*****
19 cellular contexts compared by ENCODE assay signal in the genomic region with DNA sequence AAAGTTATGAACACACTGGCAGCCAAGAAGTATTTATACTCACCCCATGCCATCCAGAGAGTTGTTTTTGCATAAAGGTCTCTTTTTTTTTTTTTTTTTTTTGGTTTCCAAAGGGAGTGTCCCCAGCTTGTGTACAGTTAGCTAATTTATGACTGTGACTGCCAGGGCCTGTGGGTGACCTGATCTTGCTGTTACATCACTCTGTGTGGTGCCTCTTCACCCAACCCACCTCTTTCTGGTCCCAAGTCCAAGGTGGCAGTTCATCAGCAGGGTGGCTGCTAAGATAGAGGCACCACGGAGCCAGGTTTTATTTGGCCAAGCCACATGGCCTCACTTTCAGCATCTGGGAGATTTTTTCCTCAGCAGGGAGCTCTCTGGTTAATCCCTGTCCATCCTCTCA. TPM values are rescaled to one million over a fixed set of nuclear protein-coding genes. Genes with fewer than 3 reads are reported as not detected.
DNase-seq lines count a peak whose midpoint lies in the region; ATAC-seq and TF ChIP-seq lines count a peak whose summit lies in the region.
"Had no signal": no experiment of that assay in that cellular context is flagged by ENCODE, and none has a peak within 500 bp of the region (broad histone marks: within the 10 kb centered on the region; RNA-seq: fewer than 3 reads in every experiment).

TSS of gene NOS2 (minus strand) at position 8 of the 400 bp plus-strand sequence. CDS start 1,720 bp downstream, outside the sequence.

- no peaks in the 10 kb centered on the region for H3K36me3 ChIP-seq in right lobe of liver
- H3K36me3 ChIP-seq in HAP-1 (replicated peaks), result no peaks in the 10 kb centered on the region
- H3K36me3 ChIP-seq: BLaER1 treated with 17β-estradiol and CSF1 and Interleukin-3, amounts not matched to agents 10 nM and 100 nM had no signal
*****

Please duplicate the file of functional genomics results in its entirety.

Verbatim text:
19 cellular contexts compared by ENCODE assay signal in the genomic region with DNA sequence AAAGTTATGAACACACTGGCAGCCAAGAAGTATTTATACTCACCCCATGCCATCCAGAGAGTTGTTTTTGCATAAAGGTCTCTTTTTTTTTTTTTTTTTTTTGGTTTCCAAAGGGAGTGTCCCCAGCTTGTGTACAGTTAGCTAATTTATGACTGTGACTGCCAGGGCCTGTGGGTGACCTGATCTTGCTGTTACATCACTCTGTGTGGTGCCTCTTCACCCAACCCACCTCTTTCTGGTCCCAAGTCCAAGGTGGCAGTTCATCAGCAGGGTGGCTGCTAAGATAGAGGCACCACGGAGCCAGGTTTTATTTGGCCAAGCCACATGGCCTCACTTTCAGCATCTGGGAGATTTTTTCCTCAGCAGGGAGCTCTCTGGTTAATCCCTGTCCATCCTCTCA. TPM values are rescaled to one million over a fixed set of nuclear protein-coding genes. Genes with fewer than 3 reads are reported as not detected.
DNase-seq lines count a peak whose midpoint lies in the region; ATAC-seq and TF ChIP-seq lines count a peak whose summit lies in the region.
"Had no signal": no experiment of that assay in that cellular context is flagged by ENCODE, and none has a peak within 500 bp of the region (broad histone marks: within the 10 kb centered on the region; RNA-seq: fewer than 3 reads in every experiment).

TSS of gene NOS2 (minus strand) at position 8 of the 400 bp plus-strand sequence. CDS start 1,720 bp downstream, outside the sequence.

- no peaks in the 10 kb centered on the region for H3K36me3 ChIP-seq in right lobe of liver
- H3K36me3 ChIP-seq in HAP-1 (replicated peaks), result no peaks in the 10 kb centered on the region
- H3K36me3 ChIP-seq: BLaER1 treated with 17β-estradiol and CSF1 and Interleukin-3, amounts not matched to agents 10 nM and 100 nM had no signal